Members of the South Asian Histories for All Coalition have overwhelmingly expressed support for the recommendations of the SAFG, and the California Board of Education’s open and democratic process. Through public testimonies and petitions, we have decried the efforts of the HAF alliance to subvert that process by trying to undermine rigorous scholarship, and establish a narrow depiction of ‘Indian’ history. This includes removing Guru Nanak’s resistance to the caste system, and stripping prominent Sikh immigrants of their identity. The first Indian-American member of Congress, Dalip Singh Saund, was Sikh, but the HAF wants to describe him as an “immigrant of Indian origin.” Jaideep Singh, a Sikh-American scholar, wrote to the Board in 2015: “Considering Sikhs’ overwhelming numerical dominance within U.S migration, their demonization by exclusionists, and their prevalence in media depictions that focused on their racial and religious markers, it is far more accurate, and important, to keep the word ‘Sikh’ in the curriculum.”
Dalit activists, in turn, have pointed to the gross historical inaccuracies and offensive language that the HAF and its scholars promote as ‘history’: “‘Valmiki’ was a Dalit & a theif [sic], who recognized the ill of his ways and later became a poet and is the author to one of most famous poems that we now know as the ‘Ramayana’. Due to his changed conduct he no longer belonged to the Dalits and changed his varna to become a ‘Brahmin’.” In fact, the HAF has also fought to remove the term Dalit from the framework. Valliammal Kaneeran of the Ambedkar Association of California responds: “It is outrageous that the teaching of Untouchability does not include the term Dalit. Would we teach the history of slavery and use an epithet to refer black folks? Erasing Dalit erases our dignity and tradition of struggle. It is offensive and the epitome of hypocrisy for a group that is appropriating the language of minority struggles for their majoritarian agenda. Shame on the HAF and their cohorts.”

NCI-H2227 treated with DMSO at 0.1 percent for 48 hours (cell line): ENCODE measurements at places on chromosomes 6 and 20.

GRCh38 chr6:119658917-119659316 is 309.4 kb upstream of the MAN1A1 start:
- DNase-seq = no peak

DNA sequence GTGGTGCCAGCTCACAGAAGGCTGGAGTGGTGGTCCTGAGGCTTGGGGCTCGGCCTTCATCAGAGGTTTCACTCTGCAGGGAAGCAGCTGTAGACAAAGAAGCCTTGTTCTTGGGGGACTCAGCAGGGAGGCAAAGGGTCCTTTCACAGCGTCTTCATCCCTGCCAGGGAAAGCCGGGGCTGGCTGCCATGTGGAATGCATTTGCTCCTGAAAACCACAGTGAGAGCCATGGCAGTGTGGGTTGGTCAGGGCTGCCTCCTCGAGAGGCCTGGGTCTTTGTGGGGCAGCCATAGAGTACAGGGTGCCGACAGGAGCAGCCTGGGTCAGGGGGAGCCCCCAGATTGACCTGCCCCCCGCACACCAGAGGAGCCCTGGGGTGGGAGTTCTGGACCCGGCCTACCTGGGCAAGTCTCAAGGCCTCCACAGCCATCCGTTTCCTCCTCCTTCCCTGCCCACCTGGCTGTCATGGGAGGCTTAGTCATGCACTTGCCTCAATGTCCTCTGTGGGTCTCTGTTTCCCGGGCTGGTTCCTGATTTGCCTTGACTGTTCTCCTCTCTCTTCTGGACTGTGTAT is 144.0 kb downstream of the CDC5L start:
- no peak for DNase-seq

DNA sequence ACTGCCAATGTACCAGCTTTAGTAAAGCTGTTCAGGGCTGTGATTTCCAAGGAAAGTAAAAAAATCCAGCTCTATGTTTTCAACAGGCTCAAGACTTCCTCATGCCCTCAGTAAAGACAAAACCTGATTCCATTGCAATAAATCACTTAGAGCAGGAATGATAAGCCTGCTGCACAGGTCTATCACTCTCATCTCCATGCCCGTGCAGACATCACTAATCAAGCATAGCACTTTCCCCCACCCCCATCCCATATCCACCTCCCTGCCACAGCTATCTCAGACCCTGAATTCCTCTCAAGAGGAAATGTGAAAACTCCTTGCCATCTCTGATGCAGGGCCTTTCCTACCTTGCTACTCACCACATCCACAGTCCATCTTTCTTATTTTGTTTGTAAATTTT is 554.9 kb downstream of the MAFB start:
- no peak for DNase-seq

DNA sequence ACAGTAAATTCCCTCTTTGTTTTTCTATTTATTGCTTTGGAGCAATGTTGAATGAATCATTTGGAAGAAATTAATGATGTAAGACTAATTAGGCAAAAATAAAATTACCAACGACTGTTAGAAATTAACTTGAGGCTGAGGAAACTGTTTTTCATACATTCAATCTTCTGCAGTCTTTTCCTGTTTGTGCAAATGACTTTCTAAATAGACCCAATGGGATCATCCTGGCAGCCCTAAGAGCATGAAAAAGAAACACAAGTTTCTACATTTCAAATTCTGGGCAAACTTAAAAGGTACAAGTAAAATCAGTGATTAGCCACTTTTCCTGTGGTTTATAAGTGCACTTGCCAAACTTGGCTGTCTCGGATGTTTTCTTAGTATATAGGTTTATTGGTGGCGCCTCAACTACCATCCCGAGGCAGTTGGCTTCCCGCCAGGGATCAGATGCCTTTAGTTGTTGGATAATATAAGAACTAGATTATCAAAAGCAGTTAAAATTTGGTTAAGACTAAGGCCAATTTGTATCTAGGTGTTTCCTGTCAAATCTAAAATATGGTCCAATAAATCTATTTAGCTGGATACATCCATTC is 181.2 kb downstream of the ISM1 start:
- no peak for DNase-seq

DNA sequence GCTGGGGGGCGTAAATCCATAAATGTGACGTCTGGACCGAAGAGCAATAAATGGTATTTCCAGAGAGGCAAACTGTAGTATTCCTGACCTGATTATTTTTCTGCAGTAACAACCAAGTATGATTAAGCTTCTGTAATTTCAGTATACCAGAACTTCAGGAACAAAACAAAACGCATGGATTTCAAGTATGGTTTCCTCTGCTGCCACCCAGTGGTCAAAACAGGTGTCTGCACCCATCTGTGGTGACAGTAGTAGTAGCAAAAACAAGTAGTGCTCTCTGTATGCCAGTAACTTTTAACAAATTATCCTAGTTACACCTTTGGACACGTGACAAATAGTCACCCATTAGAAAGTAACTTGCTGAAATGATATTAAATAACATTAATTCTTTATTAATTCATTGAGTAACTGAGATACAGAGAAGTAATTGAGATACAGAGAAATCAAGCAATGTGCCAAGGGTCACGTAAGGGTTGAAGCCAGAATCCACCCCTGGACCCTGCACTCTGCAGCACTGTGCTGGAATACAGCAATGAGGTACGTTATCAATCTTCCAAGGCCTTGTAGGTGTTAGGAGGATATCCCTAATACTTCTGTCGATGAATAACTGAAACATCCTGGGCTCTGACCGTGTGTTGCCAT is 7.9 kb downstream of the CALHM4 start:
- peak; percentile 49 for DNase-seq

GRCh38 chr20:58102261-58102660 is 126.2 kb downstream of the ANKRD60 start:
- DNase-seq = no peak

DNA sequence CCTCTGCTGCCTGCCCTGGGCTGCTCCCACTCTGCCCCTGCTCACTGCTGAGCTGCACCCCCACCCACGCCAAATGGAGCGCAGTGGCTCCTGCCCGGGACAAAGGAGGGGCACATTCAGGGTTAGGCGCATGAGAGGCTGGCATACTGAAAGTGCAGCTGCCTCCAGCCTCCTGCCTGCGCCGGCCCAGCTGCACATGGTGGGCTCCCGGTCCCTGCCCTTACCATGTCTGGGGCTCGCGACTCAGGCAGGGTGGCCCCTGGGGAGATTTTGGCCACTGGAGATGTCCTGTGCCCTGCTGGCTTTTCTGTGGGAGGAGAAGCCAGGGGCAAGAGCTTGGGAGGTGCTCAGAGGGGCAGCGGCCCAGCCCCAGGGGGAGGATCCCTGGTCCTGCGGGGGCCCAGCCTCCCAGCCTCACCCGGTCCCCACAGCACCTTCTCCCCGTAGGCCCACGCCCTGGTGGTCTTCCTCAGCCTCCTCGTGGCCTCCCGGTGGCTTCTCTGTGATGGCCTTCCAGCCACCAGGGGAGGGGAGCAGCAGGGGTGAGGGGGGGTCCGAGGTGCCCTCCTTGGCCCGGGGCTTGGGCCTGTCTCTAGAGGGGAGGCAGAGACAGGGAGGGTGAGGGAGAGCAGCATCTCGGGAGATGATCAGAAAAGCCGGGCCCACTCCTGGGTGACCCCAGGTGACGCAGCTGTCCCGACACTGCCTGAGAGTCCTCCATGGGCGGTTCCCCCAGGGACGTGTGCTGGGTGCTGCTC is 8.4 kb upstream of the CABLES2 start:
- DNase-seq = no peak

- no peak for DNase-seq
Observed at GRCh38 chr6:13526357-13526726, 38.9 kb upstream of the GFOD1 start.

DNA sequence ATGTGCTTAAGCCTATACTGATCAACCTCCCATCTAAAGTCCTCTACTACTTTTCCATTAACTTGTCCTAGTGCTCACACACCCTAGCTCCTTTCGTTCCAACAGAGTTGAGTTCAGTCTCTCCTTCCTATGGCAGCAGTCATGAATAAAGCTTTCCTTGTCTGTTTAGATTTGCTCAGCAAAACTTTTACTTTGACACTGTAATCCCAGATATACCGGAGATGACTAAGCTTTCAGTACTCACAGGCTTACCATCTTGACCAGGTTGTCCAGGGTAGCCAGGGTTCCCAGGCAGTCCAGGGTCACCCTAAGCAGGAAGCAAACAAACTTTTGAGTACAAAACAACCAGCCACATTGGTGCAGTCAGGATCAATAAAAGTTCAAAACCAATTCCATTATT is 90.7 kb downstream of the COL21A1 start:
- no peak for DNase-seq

In fact, in reading through the proposed framework in its entirety, it is clear that the Board of Education, as mandated by the Fair Education Act, is doing its best to respond thoughtfully to the multiple histories of prejudice and racism within California and the United States (including the genocide of indigenous peoples, slavery, and Japanese American internment camps in World War II). The Board clearly recognizes that responsible scholarship and fact-based analyses help children understand difficult pasts, in order to create democratic and diverse futures for themselves.
How the Board of Education will vote in May is now a matter of critical importance. As an Indian from Karnataka who currently lives in California, the outcome of this process matters personally: I may have been born into a Hindu family myself, but I utterly reject the fallacious versions of history currently being propagated by Hindu organisations in the US and in India. I am confident that the California Board of Education will too.